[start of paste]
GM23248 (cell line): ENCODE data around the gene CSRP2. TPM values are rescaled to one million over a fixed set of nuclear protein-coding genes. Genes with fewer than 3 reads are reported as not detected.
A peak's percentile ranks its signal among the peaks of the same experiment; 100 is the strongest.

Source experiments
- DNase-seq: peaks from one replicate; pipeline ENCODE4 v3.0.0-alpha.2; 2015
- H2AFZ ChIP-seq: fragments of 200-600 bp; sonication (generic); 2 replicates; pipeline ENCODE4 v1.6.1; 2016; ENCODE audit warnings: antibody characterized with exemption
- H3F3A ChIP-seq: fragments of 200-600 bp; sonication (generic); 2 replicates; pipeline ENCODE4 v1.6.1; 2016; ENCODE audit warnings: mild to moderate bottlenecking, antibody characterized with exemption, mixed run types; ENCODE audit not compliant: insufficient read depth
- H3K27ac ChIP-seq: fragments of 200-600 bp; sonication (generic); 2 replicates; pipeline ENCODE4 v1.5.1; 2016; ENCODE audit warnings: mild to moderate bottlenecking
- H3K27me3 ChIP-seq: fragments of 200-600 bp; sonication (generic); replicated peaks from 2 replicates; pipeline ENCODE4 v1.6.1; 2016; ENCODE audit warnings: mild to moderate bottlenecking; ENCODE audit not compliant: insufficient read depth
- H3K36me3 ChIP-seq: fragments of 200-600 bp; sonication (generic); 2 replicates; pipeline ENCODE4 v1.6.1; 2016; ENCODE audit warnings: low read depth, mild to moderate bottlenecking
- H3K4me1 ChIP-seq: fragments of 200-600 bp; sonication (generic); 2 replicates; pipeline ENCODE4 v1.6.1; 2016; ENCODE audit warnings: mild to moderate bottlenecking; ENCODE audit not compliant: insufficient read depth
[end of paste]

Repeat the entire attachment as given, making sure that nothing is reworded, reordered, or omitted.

GM23248 (cell line): ENCODE data around the gene CSRP2. TPM values are rescaled to one million over a fixed set of nuclear protein-coding genes. Genes with fewer than 3 reads are reported as not detected.
A peak's percentile ranks its signal among the peaks of the same experiment; 100 is the strongest.

Source experiments
- DNase-seq: peaks from one replicate; pipeline ENCODE4 v3.0.0-alpha.2; 2015
- H2AFZ ChIP-seq: fragments of 200-600 bp; sonication (generic); 2 replicates; pipeline ENCODE4 v1.6.1; 2016; ENCODE audit warnings: antibody characterized with exemption
- H3F3A ChIP-seq: fragments of 200-600 bp; sonication (generic); 2 replicates; pipeline ENCODE4 v1.6.1; 2016; ENCODE audit warnings: mild to moderate bottlenecking, antibody characterized with exemption, mixed run types; ENCODE audit not compliant: insufficient read depth
- H3K27ac ChIP-seq: fragments of 200-600 bp; sonication (generic); 2 replicates; pipeline ENCODE4 v1.5.1; 2016; ENCODE audit warnings: mild to moderate bottlenecking
- H3K27me3 ChIP-seq: fragments of 200-600 bp; sonication (generic); replicated peaks from 2 replicates; pipeline ENCODE4 v1.6.1; 2016; ENCODE audit warnings: mild to moderate bottlenecking; ENCODE audit not compliant: insufficient read depth
- H3K36me3 ChIP-seq: fragments of 200-600 bp; sonication (generic); 2 replicates; pipeline ENCODE4 v1.6.1; 2016; ENCODE audit warnings: low read depth, mild to moderate bottlenecking
- H3K4me1 ChIP-seq: fragments of 200-600 bp; sonication (generic); 2 replicates; pipeline ENCODE4 v1.6.1; 2016; ENCODE audit warnings: mild to moderate bottlenecking; ENCODE audit not compliant: insufficient read depth